archeology

Lawrence of Arabia

Lawrence of Arabia

On May 19, 1935, archaeologist and British Army officer Thomas Edward Lawrence died fatally injured in a motorcycle accident in Dorset. Renowned especially for his liaison role during the Sinai and Palestine Campaign, and the Arab Revolt against Ottoman Turkish rule of 1916–18. The breadth and variety of his activities and associations, and his ability to describe them vividly in writing, earned him international fame as Lawrence of Arabia. Thomas Edward Lawrence…
The Works of Lord Avebury

The Works of Lord Avebury

On April 30, 1834, banker, Liberal politician, philanthropist, scientist and polymath John Lubbock, 1st Baron Avebury was born. He was a banker and worked with his family’s company, but also made significant contributions in archaeology, ethnography, and several branches os biology. He helped establish archaeology as a scientific discipline, and was also influential in nineteenth-century debates concerning evolutionary theory. John Lubbock also coined the terms Neolithic and Paleolithic. John Lubbock…
Augustus Lane-Fox Pitt Rivers – the Father of British Archaeology

Augustus Lane-Fox Pitt Rivers – the Father of British Archaeology

On April 14, 1832, English army officer, ethnologist, and archaeologist Augustus Henry Lane-Fox Pitt Rivers was born. He is often called the “father of British archaeology”, who stressed the need for total excavation of sites, through stratigraphic observation and recording, and prompt and complete publication. Like Sir Flinders Petrie, Pitt-Rivers adopted a sociological approach to the study of excavated objects and emphasized the instructional value of common artifacts. Pitt Rivers…
Henry Rawlinson and the Mesopotamian Cuneiform

Henry Rawlinson and the Mesopotamian Cuneiform

On April 11, 1810, British East India Company army officer, politician and Orientalist Sir Henry Creswicke Rawlinson was born. As an army officer, became interested in antiquities after his assignment to reorganize the Persian army. He accomplished the translation of the Old Persian portion of the trilingual mutilingual cuneiform inscription of Darius I on the hillside at Behistun, Iran, which provided the key to the deciphering of Mesopotamian cuneiform script.…
Charles Clermont-Ganneau’s Crusade against Archeological Forgeries

Charles Clermont-Ganneau’s Crusade against Archeological Forgeries

On February 19, 1846, French orientalist and archeologist Charles Simon Clermont-Ganneau was born. Besides his archeological research and field work, he is best known for his exposition of several archaeological frauds with the British Museum, the Imperial Museum, Berlin, or the Louvre in Paris. Charles Clermont-Ganneau was born in February, 1846. It is believed that he was the son of a sculptor. He pursued literary studies and learned Hebrew, Clermont-Ganneau…
Vivant Denon and the Science of Egyptology

Vivant Denon and the Science of Egyptology

On January 4, 1747, French artist, writer, diplomat, author, and archaeologist Dominique Vivant, Baron Denon was born. He was appointed as the first Director of the Louvre Museum by Napoleon. His two-volume Voyage dans la basse et la haute Egypte (“Journey in Lower and Upper Egypt“, 1802), was the foundation of modern Egyptology. It is believed that Vivant Denon studied law in Paris, but later turned his interest to art and…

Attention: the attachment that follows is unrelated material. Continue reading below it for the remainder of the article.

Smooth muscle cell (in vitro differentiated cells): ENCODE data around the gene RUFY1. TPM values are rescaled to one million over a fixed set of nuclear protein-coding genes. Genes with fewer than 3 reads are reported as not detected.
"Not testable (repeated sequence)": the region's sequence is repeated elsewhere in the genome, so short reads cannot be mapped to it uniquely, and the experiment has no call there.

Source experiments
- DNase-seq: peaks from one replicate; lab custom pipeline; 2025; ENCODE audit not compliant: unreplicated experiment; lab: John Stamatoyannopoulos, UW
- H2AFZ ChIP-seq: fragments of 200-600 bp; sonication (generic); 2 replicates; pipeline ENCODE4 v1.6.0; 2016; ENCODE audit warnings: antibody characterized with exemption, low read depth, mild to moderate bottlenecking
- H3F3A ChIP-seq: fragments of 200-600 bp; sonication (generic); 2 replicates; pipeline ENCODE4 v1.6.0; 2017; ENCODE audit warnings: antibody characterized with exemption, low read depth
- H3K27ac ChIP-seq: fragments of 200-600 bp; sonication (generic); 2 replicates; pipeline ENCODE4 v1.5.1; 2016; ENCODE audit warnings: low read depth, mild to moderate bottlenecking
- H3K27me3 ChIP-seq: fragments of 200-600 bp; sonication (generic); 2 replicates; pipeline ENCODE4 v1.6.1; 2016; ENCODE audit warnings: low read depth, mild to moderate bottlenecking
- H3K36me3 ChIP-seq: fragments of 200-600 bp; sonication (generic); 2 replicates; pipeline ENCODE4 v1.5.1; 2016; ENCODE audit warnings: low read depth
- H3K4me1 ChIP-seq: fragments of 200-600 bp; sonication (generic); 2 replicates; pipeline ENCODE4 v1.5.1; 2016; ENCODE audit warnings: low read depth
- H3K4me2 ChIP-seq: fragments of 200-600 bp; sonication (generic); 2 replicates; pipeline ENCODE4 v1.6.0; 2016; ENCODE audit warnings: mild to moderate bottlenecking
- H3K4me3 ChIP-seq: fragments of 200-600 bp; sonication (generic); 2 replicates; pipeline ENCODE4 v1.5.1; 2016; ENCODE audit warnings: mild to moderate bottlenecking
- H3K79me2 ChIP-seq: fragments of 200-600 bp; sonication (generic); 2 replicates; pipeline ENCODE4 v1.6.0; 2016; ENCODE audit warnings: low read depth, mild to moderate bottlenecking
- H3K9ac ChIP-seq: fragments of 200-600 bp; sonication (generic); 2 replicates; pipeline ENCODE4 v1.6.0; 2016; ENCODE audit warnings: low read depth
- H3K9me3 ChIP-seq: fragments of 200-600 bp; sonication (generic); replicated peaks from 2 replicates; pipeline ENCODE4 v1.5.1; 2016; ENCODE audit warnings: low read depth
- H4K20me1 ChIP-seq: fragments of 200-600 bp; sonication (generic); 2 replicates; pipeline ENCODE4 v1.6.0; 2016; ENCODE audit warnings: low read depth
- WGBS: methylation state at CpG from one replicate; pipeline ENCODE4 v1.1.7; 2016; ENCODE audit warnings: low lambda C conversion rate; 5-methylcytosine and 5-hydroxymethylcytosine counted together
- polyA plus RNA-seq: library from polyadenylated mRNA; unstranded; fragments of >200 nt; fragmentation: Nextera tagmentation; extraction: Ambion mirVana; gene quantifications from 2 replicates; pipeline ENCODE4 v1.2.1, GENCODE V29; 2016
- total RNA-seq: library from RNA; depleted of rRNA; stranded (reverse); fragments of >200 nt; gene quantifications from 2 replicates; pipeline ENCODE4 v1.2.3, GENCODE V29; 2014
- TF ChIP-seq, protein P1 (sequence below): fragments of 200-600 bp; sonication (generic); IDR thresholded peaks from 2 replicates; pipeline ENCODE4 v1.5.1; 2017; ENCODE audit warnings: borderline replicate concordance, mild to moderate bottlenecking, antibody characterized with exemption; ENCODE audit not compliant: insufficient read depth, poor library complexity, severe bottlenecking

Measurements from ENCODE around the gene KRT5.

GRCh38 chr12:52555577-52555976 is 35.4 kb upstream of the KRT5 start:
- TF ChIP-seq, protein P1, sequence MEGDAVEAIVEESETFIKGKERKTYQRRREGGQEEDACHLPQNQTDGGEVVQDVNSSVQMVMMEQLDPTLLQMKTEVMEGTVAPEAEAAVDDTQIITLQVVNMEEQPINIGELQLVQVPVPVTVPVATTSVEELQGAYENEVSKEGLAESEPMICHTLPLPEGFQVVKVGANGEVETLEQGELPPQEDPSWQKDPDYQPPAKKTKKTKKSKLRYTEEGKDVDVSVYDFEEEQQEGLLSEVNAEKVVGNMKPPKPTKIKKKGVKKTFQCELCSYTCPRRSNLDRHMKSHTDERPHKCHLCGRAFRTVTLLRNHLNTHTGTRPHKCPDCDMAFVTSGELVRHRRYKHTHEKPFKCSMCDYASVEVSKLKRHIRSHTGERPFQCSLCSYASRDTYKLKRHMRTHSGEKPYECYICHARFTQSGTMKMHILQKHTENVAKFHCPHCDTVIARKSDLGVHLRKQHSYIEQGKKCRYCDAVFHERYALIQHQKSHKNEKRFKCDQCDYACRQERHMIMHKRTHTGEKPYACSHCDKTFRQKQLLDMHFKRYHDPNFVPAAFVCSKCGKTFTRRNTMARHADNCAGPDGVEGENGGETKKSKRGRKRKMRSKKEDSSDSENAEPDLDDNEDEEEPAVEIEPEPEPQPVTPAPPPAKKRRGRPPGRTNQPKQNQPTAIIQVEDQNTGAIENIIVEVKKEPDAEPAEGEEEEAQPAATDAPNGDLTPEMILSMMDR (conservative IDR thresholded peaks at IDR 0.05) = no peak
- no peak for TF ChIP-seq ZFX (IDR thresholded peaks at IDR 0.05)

Christian Jürgensen Thomsen and the Three-age System

Christian Jürgensen Thomsen and the Three-age System

On December 29, 1788, Danish antiquarian Christian Jürgensen Thomsen was born. Hes is best known for the development of early archaeological techniques and methods. He also introduced the Three-age system, i.e. the periodization of human prehistory into three consecutive time periods, named for their respective tool-making technologies, the Stone, Iron and Bronze Ages. Christian Jürgensen Thomsen was born in Copenhagen into a pretty wealthy merchant family. Not much is known…
John Lloyd Stephens and the Archeology of Middle America

John Lloyd Stephens and the Archeology of Middle America

On November 28,  1805, American explorer, writer, and diplomat John Lloyd Stephens was born. Stephens was a pivotal figure in the rediscovery of Maya civilization throughout Middle America and in the planning of the Panama railroad. His exploration of Maya ruins in Central America and Mexico generated the archaeology of Middle America. John Lloyd Stephens was born in the township of Shrewsbury, New Jersey, as the second son of Benjamin…
William Stukeley and the Mystery of Stonehenge

William Stukeley and the Mystery of Stonehenge

Stonehenge, photo: wikipedia On November 7, 1687, English antiquarian and Anglican clergyman William Stukeley was born. He pioneered the archaeological investigation of the prehistoric monuments of Stonehenge and Avebury, work for which he has been remembered as probably the most important of the early forerunners of the discipline of archaeology. Stukeley was also one of the first biographers of Isaac Newton, of whom he was a friend. William Stukeley was born in Holbeach in…
Spyridon Marinatos and the Discovery of Akrotiri

Spyridon Marinatos and the Discovery of Akrotiri

  Archaeological site in Akrotiri, Santorini Image author: F. Eveleens On November 4, 1901, Greek archeologist Spyridon Nikolaou Marinatos was born. His most notable discovery was Akrotiri, the site of an ancient port city on the island of Thera, in the southern Aegean Sea. Spyridon Marinatos became along with Georgia Andrea the director of the Herakelion Museum in 1929. He was acquainted with Sir Arthur Evans, who became among other things famous for unearthing the palace of Knossos on the Greek island of…
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